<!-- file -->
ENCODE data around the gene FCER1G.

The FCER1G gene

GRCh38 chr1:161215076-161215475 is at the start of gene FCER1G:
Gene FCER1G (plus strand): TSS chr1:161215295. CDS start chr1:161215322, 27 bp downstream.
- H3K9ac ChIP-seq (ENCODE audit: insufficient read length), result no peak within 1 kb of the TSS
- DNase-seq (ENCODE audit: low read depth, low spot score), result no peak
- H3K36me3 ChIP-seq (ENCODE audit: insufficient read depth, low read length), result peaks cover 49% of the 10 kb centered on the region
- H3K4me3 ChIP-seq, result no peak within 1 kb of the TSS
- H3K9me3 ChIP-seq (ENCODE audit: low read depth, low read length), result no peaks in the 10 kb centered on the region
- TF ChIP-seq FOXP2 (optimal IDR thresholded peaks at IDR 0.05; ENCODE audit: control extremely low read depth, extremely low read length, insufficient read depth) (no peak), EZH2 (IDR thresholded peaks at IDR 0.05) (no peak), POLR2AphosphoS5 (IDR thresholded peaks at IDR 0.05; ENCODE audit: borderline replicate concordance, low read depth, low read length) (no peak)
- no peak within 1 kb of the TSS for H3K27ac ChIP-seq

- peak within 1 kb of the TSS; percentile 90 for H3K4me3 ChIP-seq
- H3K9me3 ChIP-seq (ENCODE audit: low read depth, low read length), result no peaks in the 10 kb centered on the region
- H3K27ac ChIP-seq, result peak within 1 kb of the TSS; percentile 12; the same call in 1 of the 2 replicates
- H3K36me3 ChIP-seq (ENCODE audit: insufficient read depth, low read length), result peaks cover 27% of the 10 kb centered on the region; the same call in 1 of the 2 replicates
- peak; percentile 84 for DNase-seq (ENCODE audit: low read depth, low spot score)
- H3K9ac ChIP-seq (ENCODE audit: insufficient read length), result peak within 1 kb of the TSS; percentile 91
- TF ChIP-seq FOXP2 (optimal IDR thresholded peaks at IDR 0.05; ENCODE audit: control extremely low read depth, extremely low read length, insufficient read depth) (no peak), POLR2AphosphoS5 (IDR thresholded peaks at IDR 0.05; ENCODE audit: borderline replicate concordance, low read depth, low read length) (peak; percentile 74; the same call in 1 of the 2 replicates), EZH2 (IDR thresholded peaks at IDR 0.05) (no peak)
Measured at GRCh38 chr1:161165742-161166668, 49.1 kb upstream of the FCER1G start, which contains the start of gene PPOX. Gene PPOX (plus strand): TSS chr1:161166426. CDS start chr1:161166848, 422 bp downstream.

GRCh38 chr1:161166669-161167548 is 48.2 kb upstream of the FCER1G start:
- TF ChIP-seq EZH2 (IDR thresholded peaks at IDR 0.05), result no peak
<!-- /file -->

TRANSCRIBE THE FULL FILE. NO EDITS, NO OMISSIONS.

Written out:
ENCODE data around the gene FCER1G.

The FCER1G gene

GRCh38 chr1:161215076-161215475 is at the start of gene FCER1G:
Gene FCER1G (plus strand): TSS chr1:161215295. CDS start chr1:161215322, 27 bp downstream.
- H3K9ac ChIP-seq (ENCODE audit: insufficient read length), result no peak within 1 kb of the TSS
- DNase-seq (ENCODE audit: low read depth, low spot score), result no peak
- H3K36me3 ChIP-seq (ENCODE audit: insufficient read depth, low read length), result peaks cover 49% of the 10 kb centered on the region
- H3K4me3 ChIP-seq, result no peak within 1 kb of the TSS
- H3K9me3 ChIP-seq (ENCODE audit: low read depth, low read length), result no peaks in the 10 kb centered on the region
- TF ChIP-seq FOXP2 (optimal IDR thresholded peaks at IDR 0.05; ENCODE audit: control extremely low read depth, extremely low read length, insufficient read depth) (no peak), EZH2 (IDR thresholded peaks at IDR 0.05) (no peak), POLR2AphosphoS5 (IDR thresholded peaks at IDR 0.05; ENCODE audit: borderline replicate concordance, low read depth, low read length) (no peak)
- no peak within 1 kb of the TSS for H3K27ac ChIP-seq

- peak within 1 kb of the TSS; percentile 90 for H3K4me3 ChIP-seq
- H3K9me3 ChIP-seq (ENCODE audit: low read depth, low read length), result no peaks in the 10 kb centered on the region
- H3K27ac ChIP-seq, result peak within 1 kb of the TSS; percentile 12; the same call in 1 of the 2 replicates
- H3K36me3 ChIP-seq (ENCODE audit: insufficient read depth, low read length), result peaks cover 27% of the 10 kb centered on the region; the same call in 1 of the 2 replicates
- peak; percentile 84 for DNase-seq (ENCODE audit: low read depth, low spot score)
- H3K9ac ChIP-seq (ENCODE audit: insufficient read length), result peak within 1 kb of the TSS; percentile 91
- TF ChIP-seq FOXP2 (optimal IDR thresholded peaks at IDR 0.05; ENCODE audit: control extremely low read depth, extremely low read length, insufficient read depth) (no peak), POLR2AphosphoS5 (IDR thresholded peaks at IDR 0.05; ENCODE audit: borderline replicate concordance, low read depth, low read length) (peak; percentile 74; the same call in 1 of the 2 replicates), EZH2 (IDR thresholded peaks at IDR 0.05) (no peak)
Measured at GRCh38 chr1:161165742-161166668, 49.1 kb upstream of the FCER1G start, which contains the start of gene PPOX. Gene PPOX (plus strand): TSS chr1:161166426. CDS start chr1:161166848, 422 bp downstream.

GRCh38 chr1:161166669-161167548 is 48.2 kb upstream of the FCER1G start:
- TF ChIP-seq EZH2 (IDR thresholded peaks at IDR 0.05), result no peak